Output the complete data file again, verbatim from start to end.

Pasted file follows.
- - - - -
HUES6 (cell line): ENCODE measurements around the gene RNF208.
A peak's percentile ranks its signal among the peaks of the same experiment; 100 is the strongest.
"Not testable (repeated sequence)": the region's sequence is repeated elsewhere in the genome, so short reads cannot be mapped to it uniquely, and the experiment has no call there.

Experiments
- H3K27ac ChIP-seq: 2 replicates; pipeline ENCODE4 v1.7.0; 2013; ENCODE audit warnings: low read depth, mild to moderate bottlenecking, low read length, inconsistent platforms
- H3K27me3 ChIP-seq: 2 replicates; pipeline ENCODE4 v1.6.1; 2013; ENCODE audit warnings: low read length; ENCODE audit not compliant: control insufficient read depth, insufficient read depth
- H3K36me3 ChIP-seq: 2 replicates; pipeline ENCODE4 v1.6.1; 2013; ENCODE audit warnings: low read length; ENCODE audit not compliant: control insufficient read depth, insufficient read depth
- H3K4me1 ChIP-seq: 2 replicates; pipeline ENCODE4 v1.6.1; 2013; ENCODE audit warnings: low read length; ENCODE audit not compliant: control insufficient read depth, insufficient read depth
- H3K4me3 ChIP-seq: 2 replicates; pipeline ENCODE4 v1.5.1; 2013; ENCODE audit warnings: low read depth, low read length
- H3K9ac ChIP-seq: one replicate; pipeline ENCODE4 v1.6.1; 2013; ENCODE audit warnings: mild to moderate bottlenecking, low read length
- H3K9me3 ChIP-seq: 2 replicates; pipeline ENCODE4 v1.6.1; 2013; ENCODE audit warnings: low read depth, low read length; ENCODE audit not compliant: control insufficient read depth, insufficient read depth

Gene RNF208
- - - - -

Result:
HUES6 (cell line): ENCODE measurements around the gene RNF208.
A peak's percentile ranks its signal among the peaks of the same experiment; 100 is the strongest.
"Not testable (repeated sequence)": the region's sequence is repeated elsewhere in the genome, so short reads cannot be mapped to it uniquely, and the experiment has no call there.

Experiments
- H3K27ac ChIP-seq: 2 replicates; pipeline ENCODE4 v1.7.0; 2013; ENCODE audit warnings: low read depth, mild to moderate bottlenecking, low read length, inconsistent platforms
- H3K27me3 ChIP-seq: 2 replicates; pipeline ENCODE4 v1.6.1; 2013; ENCODE audit warnings: low read length; ENCODE audit not compliant: control insufficient read depth, insufficient read depth
- H3K36me3 ChIP-seq: 2 replicates; pipeline ENCODE4 v1.6.1; 2013; ENCODE audit warnings: low read length; ENCODE audit not compliant: control insufficient read depth, insufficient read depth
- H3K4me1 ChIP-seq: 2 replicates; pipeline ENCODE4 v1.6.1; 2013; ENCODE audit warnings: low read length; ENCODE audit not compliant: control insufficient read depth, insufficient read depth
- H3K4me3 ChIP-seq: 2 replicates; pipeline ENCODE4 v1.5.1; 2013; ENCODE audit warnings: low read depth, low read length
- H3K9ac ChIP-seq: one replicate; pipeline ENCODE4 v1.6.1; 2013; ENCODE audit warnings: mild to moderate bottlenecking, low read length
- H3K9me3 ChIP-seq: 2 replicates; pipeline ENCODE4 v1.6.1; 2013; ENCODE audit warnings: low read depth, low read length; ENCODE audit not compliant: control insufficient read depth, insufficient read depth

Gene RNF208